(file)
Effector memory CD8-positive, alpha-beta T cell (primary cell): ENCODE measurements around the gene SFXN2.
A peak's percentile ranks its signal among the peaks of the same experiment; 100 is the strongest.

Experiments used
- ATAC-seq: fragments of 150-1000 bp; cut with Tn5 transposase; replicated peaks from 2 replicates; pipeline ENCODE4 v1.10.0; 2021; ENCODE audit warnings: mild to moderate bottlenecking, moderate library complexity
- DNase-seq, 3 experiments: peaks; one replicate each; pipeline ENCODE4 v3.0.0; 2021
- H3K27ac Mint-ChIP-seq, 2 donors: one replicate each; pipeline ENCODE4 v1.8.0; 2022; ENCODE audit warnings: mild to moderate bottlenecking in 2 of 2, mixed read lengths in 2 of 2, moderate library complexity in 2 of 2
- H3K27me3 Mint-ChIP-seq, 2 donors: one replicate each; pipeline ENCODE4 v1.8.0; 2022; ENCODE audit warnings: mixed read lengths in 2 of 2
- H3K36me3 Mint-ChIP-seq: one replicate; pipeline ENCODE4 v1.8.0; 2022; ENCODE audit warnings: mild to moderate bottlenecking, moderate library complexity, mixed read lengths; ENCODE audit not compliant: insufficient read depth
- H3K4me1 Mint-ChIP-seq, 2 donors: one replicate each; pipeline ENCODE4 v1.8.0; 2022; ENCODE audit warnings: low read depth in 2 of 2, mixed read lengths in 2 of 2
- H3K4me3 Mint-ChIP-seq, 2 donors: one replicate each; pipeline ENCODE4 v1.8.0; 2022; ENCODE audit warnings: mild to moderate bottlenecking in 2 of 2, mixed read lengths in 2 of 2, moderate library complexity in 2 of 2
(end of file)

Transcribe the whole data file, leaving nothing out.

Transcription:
Effector memory CD8-positive, alpha-beta T cell (primary cell): ENCODE measurements around the gene SFXN2.
A peak's percentile ranks its signal among the peaks of the same experiment; 100 is the strongest.

Experiments used
- ATAC-seq: fragments of 150-1000 bp; cut with Tn5 transposase; replicated peaks from 2 replicates; pipeline ENCODE4 v1.10.0; 2021; ENCODE audit warnings: mild to moderate bottlenecking, moderate library complexity
- DNase-seq, 3 experiments: peaks; one replicate each; pipeline ENCODE4 v3.0.0; 2021
- H3K27ac Mint-ChIP-seq, 2 donors: one replicate each; pipeline ENCODE4 v1.8.0; 2022; ENCODE audit warnings: mild to moderate bottlenecking in 2 of 2, mixed read lengths in 2 of 2, moderate library complexity in 2 of 2
- H3K27me3 Mint-ChIP-seq, 2 donors: one replicate each; pipeline ENCODE4 v1.8.0; 2022; ENCODE audit warnings: mixed read lengths in 2 of 2
- H3K36me3 Mint-ChIP-seq: one replicate; pipeline ENCODE4 v1.8.0; 2022; ENCODE audit warnings: mild to moderate bottlenecking, moderate library complexity, mixed read lengths; ENCODE audit not compliant: insufficient read depth
- H3K4me1 Mint-ChIP-seq, 2 donors: one replicate each; pipeline ENCODE4 v1.8.0; 2022; ENCODE audit warnings: low read depth in 2 of 2, mixed read lengths in 2 of 2
- H3K4me3 Mint-ChIP-seq, 2 donors: one replicate each; pipeline ENCODE4 v1.8.0; 2022; ENCODE audit warnings: mild to moderate bottlenecking in 2 of 2, mixed read lengths in 2 of 2, moderate library complexity in 2 of 2